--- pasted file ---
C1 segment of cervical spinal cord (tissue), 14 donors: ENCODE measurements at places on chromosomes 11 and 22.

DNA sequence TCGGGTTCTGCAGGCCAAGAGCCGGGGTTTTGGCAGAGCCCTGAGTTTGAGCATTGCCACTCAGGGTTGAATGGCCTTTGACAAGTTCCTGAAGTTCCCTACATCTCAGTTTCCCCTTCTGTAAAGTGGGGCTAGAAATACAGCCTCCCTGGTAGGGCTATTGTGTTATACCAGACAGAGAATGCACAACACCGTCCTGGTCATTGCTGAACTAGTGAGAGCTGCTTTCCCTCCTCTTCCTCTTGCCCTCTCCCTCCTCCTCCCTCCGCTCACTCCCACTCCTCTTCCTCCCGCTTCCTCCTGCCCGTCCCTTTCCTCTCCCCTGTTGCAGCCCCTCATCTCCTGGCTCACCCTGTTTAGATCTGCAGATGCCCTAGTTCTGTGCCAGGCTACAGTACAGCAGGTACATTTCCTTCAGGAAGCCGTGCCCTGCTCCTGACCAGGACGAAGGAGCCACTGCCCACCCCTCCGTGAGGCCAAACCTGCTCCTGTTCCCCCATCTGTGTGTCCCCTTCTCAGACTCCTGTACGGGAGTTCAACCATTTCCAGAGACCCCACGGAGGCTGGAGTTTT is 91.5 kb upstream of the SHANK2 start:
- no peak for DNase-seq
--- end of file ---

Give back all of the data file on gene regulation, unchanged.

C1 segment of cervical spinal cord (tissue), 14 donors: ENCODE measurements at places on chromosomes 11 and 22.

DNA sequence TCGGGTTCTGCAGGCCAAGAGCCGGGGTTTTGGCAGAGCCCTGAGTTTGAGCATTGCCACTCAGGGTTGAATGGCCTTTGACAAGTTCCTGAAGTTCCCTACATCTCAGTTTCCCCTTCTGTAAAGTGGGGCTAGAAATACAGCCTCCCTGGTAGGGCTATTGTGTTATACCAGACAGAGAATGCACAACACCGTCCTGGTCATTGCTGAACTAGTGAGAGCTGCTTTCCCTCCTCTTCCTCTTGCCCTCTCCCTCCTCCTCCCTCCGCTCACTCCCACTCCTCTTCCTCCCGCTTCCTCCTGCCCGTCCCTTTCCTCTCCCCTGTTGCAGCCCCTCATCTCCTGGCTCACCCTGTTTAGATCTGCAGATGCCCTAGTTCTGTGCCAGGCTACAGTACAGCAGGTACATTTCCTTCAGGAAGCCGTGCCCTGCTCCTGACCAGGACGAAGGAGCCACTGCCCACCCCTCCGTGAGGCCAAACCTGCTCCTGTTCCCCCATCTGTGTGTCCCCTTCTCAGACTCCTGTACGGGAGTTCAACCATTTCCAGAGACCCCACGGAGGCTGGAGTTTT is 91.5 kb upstream of the SHANK2 start:
- no peak for DNase-seq